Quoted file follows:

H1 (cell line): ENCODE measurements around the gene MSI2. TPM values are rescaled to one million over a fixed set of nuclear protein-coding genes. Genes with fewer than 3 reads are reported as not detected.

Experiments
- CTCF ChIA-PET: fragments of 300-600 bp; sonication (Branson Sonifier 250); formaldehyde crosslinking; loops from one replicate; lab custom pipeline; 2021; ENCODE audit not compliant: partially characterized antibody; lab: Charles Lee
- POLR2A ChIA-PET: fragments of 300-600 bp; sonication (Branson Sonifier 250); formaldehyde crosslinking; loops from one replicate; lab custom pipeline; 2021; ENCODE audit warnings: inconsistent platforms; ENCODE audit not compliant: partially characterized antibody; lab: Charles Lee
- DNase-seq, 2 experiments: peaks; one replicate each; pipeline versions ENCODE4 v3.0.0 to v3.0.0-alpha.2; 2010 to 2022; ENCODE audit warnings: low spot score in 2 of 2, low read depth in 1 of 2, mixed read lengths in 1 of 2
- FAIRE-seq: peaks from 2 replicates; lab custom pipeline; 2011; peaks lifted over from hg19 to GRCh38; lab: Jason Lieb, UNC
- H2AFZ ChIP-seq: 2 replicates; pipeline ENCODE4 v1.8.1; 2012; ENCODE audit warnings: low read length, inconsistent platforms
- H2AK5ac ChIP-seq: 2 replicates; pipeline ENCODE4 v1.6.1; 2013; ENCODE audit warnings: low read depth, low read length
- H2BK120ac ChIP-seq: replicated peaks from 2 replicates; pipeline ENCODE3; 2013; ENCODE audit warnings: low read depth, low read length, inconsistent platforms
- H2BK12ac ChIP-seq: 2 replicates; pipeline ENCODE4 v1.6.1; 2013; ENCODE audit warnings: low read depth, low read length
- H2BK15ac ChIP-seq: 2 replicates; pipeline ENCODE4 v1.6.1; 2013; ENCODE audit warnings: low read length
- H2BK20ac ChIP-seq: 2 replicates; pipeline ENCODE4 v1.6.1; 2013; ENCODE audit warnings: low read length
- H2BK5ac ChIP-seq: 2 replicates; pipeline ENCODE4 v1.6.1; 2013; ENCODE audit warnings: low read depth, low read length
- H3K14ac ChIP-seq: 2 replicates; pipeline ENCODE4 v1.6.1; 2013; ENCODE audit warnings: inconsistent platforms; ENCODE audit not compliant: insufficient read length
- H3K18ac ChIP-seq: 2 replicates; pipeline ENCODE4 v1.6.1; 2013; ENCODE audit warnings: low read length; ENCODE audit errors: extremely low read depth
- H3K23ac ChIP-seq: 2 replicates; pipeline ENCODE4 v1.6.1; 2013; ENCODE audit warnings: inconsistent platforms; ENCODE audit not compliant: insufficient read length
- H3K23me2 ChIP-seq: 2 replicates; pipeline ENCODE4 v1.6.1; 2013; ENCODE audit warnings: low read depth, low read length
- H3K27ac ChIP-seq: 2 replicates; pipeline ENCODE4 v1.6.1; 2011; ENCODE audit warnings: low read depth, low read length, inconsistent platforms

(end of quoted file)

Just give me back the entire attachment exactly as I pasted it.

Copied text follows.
H1 (cell line): ENCODE measurements around the gene MSI2. TPM values are rescaled to one million over a fixed set of nuclear protein-coding genes. Genes with fewer than 3 reads are reported as not detected.

Experiments
- CTCF ChIA-PET: fragments of 300-600 bp; sonication (Branson Sonifier 250); formaldehyde crosslinking; loops from one replicate; lab custom pipeline; 2021; ENCODE audit not compliant: partially characterized antibody; lab: Charles Lee
- POLR2A ChIA-PET: fragments of 300-600 bp; sonication (Branson Sonifier 250); formaldehyde crosslinking; loops from one replicate; lab custom pipeline; 2021; ENCODE audit warnings: inconsistent platforms; ENCODE audit not compliant: partially characterized antibody; lab: Charles Lee
- DNase-seq, 2 experiments: peaks; one replicate each; pipeline versions ENCODE4 v3.0.0 to v3.0.0-alpha.2; 2010 to 2022; ENCODE audit warnings: low spot score in 2 of 2, low read depth in 1 of 2, mixed read lengths in 1 of 2
- FAIRE-seq: peaks from 2 replicates; lab custom pipeline; 2011; peaks lifted over from hg19 to GRCh38; lab: Jason Lieb, UNC
- H2AFZ ChIP-seq: 2 replicates; pipeline ENCODE4 v1.8.1; 2012; ENCODE audit warnings: low read length, inconsistent platforms
- H2AK5ac ChIP-seq: 2 replicates; pipeline ENCODE4 v1.6.1; 2013; ENCODE audit warnings: low read depth, low read length
- H2BK120ac ChIP-seq: replicated peaks from 2 replicates; pipeline ENCODE3; 2013; ENCODE audit warnings: low read depth, low read length, inconsistent platforms
- H2BK12ac ChIP-seq: 2 replicates; pipeline ENCODE4 v1.6.1; 2013; ENCODE audit warnings: low read depth, low read length
- H2BK15ac ChIP-seq: 2 replicates; pipeline ENCODE4 v1.6.1; 2013; ENCODE audit warnings: low read length
- H2BK20ac ChIP-seq: 2 replicates; pipeline ENCODE4 v1.6.1; 2013; ENCODE audit warnings: low read length
- H2BK5ac ChIP-seq: 2 replicates; pipeline ENCODE4 v1.6.1; 2013; ENCODE audit warnings: low read depth, low read length
- H3K14ac ChIP-seq: 2 replicates; pipeline ENCODE4 v1.6.1; 2013; ENCODE audit warnings: inconsistent platforms; ENCODE audit not compliant: insufficient read length
- H3K18ac ChIP-seq: 2 replicates; pipeline ENCODE4 v1.6.1; 2013; ENCODE audit warnings: low read length; ENCODE audit errors: extremely low read depth
- H3K23ac ChIP-seq: 2 replicates; pipeline ENCODE4 v1.6.1; 2013; ENCODE audit warnings: inconsistent platforms; ENCODE audit not compliant: insufficient read length
- H3K23me2 ChIP-seq: 2 replicates; pipeline ENCODE4 v1.6.1; 2013; ENCODE audit warnings: low read depth, low read length
- H3K27ac ChIP-seq: 2 replicates; pipeline ENCODE4 v1.6.1; 2011; ENCODE audit warnings: low read depth, low read length, inconsistent platforms